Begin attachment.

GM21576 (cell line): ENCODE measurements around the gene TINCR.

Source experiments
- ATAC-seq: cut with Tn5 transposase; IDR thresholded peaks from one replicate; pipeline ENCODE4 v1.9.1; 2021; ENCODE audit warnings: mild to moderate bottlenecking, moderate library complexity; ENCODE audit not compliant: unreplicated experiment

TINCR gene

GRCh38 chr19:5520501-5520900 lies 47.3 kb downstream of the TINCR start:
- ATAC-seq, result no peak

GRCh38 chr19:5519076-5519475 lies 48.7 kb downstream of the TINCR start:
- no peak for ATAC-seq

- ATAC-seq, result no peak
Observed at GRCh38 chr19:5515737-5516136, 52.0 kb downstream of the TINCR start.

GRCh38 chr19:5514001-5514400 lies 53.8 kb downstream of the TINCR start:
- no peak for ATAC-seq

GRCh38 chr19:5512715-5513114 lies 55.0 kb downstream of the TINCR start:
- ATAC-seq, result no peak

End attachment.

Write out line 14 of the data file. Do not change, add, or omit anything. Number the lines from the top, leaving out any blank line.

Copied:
- ATAC-seq, result no peak